and gave it the name entropy. Entropy is a measure of disorder and randomness and is used in signal transmission theory, thermodynamics, artificial intelligence, and many other technologies. If the number of boxes in this example is computed from entropy, the answer is called perplexity and it is the main free parameter of SNE and t-SNE but is not used at all in Cen-se′.

If entropy is computed with the base 2 log, then the answer is in units of bits. If it is computed with the natural log, the answer is in nats.

Kullback-Leibler Divergence, DKL

Suppose that our real box probabilities were P: (0.5, 0.25, 0.125, 0.125) and that we didn’t know what the real probabilities were and guessed that they were Q: (0.25, 0.25, 0.25, 0.25). The entropy associated with P is 1.75 bits and the entropy associated with Q is 2 bits.

We might guess that the amount of information we would lose by approximating P with Q should be around 0.25 bits. A more accurate way of estimating this loss of information is the Kullback-Leibler divergence formula (33),

The t-SNE and Cen-se′ methods use DKL as an objective function that is minimized by moving the lowdimensional data points, Y, along calculated trajectories. The percentage of information lost, %IL, by approximating P with Q is a useful metric for quantifying the progress of force-directed solutions to minimizing DKL,

To calculate what the Y trajectories should be, the natural log version of DKL is differentiated with respect to each dimension for each Y point.

Derivation of Gradient Equations

Before jumping into our calculus calisthenics, let us first look at the problem from a high-level perspective. In a perfect world, all non-identical point pairs should be examined when calculating the high- and lowdimensionality similarity matrices. However, there are too many combinations of point pairs to examine with typical numbers of events ranging from 105 to 107. To make this problem solvable with widely available computer systems, a subset of P nearest neighbor point pairs is found and all point pairs outside these nearest neighbor regions are ignored. This approximation should make intuitive sense.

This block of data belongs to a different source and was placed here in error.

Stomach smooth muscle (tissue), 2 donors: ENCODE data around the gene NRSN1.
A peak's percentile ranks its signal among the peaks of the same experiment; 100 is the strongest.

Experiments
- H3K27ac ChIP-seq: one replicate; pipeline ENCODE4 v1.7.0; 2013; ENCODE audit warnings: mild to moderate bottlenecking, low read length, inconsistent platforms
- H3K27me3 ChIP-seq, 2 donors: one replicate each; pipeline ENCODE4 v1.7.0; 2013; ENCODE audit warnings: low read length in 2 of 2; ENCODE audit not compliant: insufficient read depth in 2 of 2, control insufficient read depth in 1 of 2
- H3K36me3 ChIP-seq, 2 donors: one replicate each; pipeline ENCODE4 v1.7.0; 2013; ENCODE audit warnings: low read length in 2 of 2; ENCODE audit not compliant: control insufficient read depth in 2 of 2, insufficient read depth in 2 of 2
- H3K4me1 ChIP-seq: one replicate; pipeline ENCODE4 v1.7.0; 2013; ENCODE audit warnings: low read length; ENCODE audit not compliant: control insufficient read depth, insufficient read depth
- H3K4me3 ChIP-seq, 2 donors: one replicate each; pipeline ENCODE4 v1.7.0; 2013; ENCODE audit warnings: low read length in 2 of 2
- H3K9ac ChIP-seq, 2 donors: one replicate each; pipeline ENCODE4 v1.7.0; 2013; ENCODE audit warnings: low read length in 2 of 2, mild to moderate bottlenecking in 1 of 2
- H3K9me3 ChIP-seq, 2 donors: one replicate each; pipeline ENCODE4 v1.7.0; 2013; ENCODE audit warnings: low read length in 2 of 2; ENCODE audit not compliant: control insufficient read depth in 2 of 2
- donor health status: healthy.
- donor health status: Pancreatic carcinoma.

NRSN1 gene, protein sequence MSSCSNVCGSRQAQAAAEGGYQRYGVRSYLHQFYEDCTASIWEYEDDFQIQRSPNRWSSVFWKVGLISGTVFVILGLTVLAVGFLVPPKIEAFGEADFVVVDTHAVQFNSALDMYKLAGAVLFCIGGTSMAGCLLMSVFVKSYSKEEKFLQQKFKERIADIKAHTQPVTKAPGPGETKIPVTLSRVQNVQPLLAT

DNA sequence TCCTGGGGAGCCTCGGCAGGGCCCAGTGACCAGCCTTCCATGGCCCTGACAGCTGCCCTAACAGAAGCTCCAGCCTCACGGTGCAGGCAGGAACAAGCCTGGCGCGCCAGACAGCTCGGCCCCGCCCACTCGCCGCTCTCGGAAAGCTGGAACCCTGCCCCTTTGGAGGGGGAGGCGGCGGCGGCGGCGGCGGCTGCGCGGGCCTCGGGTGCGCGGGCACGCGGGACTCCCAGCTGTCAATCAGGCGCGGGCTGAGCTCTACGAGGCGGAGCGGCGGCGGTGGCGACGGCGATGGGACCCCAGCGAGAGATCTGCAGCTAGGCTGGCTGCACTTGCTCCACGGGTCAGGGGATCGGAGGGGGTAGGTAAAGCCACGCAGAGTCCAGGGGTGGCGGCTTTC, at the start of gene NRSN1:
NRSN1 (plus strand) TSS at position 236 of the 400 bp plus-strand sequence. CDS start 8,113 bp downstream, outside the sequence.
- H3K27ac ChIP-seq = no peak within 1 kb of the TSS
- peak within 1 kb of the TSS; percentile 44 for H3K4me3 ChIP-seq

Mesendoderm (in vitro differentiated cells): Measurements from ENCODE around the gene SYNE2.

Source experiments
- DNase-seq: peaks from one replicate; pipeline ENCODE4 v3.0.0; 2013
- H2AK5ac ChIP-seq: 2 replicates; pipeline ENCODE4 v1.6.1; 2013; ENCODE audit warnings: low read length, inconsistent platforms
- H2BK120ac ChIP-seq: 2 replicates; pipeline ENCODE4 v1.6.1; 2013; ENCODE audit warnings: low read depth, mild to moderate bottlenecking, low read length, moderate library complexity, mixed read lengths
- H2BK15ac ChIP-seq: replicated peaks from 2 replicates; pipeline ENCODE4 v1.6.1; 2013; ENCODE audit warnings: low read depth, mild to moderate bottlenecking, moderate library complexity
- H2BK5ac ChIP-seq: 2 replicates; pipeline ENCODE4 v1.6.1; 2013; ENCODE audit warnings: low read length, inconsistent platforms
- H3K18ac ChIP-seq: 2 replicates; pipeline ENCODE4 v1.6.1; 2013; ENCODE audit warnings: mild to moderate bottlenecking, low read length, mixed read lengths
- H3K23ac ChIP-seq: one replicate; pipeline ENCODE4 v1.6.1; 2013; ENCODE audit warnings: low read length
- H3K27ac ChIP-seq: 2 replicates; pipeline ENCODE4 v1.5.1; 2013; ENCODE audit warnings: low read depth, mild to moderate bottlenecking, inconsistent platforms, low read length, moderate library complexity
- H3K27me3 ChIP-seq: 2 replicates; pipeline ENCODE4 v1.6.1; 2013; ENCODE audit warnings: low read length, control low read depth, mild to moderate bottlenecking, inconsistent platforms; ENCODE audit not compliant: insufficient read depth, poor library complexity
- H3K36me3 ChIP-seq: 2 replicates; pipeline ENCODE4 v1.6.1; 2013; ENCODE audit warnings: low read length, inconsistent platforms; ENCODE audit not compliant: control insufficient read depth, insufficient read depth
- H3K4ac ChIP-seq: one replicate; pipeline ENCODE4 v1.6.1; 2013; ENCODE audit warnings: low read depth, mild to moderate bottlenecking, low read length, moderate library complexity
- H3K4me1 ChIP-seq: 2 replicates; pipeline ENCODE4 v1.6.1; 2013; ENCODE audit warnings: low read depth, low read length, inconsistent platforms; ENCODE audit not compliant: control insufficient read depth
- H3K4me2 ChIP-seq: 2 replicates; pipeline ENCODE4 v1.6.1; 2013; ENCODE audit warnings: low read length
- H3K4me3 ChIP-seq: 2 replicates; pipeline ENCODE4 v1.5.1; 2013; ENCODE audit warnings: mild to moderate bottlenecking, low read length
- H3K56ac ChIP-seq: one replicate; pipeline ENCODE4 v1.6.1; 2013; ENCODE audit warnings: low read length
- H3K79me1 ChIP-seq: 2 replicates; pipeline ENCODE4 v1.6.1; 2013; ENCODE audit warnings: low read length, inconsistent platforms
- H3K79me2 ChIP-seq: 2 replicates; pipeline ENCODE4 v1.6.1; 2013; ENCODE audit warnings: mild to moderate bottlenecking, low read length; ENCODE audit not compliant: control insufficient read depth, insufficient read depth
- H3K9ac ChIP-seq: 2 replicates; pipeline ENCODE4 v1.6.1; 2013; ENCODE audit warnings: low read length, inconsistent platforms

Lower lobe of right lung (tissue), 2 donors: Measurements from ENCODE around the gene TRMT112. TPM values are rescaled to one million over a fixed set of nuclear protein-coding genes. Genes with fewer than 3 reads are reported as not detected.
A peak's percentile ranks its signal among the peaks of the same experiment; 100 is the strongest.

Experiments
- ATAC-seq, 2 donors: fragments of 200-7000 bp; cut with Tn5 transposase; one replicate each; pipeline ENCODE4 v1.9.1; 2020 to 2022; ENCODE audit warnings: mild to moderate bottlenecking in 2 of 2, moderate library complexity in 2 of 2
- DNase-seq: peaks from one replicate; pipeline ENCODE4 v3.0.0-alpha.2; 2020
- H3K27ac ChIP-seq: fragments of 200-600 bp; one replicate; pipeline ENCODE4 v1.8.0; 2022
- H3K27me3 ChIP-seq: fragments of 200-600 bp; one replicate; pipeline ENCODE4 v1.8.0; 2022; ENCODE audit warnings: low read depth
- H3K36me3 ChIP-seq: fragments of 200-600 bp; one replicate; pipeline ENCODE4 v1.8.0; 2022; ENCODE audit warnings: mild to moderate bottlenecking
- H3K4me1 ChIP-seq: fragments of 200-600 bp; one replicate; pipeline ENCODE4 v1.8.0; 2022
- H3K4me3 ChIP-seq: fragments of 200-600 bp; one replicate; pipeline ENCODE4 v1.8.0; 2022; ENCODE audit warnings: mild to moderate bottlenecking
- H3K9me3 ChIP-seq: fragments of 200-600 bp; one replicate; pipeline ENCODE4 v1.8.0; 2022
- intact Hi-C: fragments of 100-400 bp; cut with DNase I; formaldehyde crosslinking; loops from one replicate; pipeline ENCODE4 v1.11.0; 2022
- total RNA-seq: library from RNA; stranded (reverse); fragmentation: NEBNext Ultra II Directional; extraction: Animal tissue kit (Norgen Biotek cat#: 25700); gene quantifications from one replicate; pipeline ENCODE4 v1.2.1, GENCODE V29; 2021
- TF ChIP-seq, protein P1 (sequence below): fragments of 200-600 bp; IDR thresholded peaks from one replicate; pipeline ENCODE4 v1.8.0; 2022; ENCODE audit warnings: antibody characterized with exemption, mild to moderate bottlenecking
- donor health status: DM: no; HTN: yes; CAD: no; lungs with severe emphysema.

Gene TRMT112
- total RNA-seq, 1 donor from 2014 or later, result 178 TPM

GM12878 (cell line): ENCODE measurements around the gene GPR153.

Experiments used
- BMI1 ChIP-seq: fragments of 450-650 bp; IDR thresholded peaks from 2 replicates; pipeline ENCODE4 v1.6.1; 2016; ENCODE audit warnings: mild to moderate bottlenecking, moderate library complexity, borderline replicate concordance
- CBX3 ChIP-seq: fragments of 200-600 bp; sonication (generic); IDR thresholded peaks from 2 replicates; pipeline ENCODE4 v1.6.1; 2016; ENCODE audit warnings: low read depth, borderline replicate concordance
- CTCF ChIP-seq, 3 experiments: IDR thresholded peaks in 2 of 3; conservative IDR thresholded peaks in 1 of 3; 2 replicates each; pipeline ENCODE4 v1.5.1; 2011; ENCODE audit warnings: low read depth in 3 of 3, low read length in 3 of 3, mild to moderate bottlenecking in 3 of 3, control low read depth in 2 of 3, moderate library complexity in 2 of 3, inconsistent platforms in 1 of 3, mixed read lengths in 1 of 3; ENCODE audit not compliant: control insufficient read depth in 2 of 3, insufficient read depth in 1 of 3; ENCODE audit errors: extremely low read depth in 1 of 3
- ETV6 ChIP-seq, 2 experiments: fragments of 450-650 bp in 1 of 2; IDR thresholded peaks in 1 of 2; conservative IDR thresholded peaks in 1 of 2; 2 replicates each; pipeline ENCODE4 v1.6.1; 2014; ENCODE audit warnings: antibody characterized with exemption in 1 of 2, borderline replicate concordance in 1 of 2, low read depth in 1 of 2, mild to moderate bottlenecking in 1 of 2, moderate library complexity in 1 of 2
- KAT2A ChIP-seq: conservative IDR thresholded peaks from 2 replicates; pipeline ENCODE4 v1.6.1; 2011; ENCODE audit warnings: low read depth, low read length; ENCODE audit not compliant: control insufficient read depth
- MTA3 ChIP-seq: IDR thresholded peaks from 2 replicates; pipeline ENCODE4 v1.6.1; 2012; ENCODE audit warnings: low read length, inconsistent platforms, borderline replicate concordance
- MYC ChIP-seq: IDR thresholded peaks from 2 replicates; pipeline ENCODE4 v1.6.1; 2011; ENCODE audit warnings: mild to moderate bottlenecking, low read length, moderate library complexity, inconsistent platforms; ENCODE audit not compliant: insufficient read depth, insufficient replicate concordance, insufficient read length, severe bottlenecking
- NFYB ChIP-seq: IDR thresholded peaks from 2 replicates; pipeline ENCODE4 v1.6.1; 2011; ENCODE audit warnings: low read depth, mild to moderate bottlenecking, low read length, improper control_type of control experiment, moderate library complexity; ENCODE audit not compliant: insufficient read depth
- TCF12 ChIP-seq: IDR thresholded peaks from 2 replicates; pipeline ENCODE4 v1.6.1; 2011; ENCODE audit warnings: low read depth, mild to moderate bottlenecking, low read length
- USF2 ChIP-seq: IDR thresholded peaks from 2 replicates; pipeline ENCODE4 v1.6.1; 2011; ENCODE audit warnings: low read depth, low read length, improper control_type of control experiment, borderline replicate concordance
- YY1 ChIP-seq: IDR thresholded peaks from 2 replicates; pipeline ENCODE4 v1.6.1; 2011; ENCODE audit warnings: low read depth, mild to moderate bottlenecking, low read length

Along a row of the P similarity matrix, the similarities become smaller rapidly and it is therefore a reasonable proposition to ignore their small value after the nnth nearest neighbor. However, this simplifying proposition cannot be made with the low-dimensional point pairs. Because these points are randomly placed in low-dimensional space, their point-pair similarities are also initially random. Events that are nearest neighbors in high-dimensional space are usually not nearest neighbors in low-dimensional space.

Before beginning these derivations, there are a few definitions that will simplify the upcoming mathematics. Let i and j be integers that represent events i and j respectively. If S is the set of integers ranging from 0 to n-1, let i be an element in that set and j be an element that is not i. Initially let P(i,j) and Q(i,j) be defined as similarity functions instead of matrices and ignore for now the notion of nearest neighbor events.

Both P and Q similarities are guaranteed to be symmetric, that is,

Given these qualifications, the DKL objective function can be written as,


The equation simplifies to,

The overall objective of the algorithm is to move the Y points to minimize DKL, which quantifies the information loss when approximating the P with Q similarities. To properly move Y point’s values, the derivative of DKL with respect to each dimension of each Y point must be calculated,

If a Y point’s dimension value has a positive slope, then the desired trajectory for that point will be in the opposite direction, since the DKL function is to be minimized. The derivative equation can be simplified by observing what elements of the equation will not change if specific Y dimension values change. The first and third terms involving only P will not change when changing Y values and therefore their derivatives will be zero. Also, if Yi,s changes, then each element in the ith row for P and Q will change. Because each of these ith row elements have identical symmetric elements in other rows, only the ith row derivatives need evaluation. The summation of these derivatives only needs to be multiplied by two to be accurate. The derivative equation for calculating the slope of DKL with respect to Yi,s is,

Given that the derivative of ln(x) is 1/x dx, the above equation can be reposed as,

The Q(i,j) derivative is,

Before evaluating the ZQ derivative, it is useful to first look at the ZQ summation and observe what elements change when Y i,s changes